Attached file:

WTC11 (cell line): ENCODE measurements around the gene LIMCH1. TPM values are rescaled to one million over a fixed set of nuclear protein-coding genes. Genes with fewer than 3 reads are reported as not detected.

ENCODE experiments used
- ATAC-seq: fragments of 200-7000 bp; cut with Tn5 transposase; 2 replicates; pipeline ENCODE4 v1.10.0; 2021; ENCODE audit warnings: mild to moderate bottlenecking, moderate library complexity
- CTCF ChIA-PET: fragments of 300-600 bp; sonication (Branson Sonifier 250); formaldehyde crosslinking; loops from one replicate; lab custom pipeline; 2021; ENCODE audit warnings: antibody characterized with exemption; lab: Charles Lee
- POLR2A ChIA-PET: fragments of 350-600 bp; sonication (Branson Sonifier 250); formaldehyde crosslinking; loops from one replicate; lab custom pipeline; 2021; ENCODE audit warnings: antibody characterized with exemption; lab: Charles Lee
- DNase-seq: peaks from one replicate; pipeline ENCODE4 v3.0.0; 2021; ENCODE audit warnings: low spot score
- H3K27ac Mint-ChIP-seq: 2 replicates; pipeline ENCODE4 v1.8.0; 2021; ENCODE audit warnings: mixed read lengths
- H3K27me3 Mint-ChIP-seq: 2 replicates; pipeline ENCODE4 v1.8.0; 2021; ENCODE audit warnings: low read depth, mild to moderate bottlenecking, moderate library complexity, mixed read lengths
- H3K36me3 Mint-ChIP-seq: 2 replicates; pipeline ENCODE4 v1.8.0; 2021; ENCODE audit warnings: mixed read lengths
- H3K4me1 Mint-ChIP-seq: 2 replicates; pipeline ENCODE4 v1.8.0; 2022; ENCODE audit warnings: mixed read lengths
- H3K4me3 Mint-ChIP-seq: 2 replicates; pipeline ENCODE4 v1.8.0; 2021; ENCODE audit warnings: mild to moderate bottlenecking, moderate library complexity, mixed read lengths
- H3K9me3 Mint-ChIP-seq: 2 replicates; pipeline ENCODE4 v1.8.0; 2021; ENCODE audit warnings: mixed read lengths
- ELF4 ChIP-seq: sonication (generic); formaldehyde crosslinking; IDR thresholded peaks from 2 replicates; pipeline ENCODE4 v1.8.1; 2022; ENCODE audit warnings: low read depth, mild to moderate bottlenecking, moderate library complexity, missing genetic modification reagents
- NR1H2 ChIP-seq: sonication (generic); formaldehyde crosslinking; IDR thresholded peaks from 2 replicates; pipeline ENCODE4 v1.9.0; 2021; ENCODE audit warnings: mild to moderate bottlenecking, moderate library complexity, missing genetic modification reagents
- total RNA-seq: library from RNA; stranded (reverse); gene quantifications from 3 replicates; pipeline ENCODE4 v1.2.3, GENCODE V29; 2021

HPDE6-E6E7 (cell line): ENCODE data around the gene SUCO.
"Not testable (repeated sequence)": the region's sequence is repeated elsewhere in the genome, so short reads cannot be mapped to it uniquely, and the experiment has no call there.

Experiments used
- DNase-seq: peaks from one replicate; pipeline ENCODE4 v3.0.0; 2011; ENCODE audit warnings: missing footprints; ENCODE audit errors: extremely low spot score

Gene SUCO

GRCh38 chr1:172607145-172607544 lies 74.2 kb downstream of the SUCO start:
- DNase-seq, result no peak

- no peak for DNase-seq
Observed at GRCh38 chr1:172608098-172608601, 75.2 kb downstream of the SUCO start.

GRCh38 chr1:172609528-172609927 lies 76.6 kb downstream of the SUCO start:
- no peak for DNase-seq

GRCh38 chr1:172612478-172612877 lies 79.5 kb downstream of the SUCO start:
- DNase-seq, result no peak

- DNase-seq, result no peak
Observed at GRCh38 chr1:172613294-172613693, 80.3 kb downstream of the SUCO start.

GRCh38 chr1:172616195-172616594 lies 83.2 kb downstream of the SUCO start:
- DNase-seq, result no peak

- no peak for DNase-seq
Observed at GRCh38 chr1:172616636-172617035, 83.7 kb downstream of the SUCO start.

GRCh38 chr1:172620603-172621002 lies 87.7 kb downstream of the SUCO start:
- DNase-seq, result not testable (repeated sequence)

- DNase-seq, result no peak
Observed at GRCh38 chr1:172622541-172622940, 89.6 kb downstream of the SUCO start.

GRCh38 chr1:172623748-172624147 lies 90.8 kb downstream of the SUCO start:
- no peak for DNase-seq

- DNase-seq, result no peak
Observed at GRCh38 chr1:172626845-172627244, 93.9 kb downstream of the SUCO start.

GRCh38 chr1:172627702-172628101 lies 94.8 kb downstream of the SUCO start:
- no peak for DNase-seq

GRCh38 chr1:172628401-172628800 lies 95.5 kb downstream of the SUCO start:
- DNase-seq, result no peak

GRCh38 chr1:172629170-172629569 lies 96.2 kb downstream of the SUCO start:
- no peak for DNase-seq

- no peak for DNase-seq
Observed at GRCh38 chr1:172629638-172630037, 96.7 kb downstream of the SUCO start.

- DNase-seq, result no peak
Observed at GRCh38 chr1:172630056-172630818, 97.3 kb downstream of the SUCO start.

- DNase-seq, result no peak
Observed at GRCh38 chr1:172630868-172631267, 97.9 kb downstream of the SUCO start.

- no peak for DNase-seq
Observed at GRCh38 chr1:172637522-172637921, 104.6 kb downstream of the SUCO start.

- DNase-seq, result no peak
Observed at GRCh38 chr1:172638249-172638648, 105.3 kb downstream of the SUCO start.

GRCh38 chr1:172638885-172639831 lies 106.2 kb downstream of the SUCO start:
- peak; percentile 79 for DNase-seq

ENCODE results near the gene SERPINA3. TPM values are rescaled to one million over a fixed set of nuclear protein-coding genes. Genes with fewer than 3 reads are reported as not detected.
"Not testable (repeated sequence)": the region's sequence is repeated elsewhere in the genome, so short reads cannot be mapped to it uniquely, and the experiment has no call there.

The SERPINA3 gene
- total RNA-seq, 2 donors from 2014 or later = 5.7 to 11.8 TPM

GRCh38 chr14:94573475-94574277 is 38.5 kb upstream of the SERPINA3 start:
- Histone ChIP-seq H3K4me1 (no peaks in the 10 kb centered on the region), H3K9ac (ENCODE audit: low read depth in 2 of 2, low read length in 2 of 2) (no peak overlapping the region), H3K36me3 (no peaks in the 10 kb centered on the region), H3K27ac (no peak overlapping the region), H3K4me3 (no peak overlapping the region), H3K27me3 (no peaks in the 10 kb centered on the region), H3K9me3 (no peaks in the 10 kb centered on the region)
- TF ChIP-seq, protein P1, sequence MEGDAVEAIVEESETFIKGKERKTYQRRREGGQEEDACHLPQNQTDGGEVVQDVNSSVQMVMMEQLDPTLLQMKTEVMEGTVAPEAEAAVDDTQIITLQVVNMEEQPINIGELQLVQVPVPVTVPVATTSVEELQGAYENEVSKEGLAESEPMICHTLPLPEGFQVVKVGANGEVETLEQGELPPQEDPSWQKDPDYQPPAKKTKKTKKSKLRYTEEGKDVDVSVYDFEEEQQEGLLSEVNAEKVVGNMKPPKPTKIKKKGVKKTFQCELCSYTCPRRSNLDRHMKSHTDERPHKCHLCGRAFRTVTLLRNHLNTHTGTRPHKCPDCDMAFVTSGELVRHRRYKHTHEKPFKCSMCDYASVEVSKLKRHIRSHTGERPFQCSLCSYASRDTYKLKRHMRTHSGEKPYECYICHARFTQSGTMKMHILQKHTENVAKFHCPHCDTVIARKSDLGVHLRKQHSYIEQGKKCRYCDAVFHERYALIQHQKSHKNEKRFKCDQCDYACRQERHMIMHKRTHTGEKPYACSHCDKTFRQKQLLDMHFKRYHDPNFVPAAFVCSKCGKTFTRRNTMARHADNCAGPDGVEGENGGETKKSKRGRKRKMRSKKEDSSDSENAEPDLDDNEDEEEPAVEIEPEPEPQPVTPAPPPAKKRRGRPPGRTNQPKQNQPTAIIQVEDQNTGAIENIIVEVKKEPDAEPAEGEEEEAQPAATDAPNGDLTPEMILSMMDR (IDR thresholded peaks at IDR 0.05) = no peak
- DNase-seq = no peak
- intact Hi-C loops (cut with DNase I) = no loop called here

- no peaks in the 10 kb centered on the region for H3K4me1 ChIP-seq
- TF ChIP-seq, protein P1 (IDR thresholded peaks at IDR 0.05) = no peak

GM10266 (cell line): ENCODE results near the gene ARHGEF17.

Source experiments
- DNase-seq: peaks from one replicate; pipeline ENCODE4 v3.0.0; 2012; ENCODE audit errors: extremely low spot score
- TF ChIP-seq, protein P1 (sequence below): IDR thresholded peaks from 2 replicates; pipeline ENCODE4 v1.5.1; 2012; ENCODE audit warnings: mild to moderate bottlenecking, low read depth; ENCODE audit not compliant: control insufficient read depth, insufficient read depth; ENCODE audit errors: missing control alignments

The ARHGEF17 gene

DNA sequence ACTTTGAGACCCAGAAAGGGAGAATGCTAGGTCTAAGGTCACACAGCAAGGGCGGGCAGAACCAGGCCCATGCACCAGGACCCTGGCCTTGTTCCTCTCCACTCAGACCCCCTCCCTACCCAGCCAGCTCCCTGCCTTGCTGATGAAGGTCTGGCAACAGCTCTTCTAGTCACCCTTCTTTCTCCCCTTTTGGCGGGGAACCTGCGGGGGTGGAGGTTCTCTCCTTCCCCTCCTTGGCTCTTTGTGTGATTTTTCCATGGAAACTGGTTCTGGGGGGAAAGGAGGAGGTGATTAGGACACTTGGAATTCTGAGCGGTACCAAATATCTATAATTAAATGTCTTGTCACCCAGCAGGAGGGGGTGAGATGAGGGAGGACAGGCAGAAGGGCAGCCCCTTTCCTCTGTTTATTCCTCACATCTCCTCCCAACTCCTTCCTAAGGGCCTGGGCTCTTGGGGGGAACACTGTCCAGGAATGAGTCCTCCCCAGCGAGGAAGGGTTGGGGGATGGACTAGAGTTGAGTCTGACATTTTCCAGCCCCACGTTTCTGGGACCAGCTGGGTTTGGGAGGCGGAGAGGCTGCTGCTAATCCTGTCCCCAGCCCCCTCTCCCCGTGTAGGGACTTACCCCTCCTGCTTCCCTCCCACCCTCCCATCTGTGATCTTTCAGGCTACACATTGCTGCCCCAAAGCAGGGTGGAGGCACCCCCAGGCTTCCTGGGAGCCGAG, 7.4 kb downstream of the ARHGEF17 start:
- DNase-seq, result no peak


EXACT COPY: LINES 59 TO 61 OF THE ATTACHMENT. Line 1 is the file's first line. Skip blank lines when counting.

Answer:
GRCh38 chr1:172638885-172639831 lies 106.2 kb downstream of the SUCO start:
- peak; percentile 79 for DNase-seq

ENCODE results near the gene SERPINA3. TPM values are rescaled to one million over a fixed set of nuclear protein-coding genes. Genes with fewer than 3 reads are reported as not detected.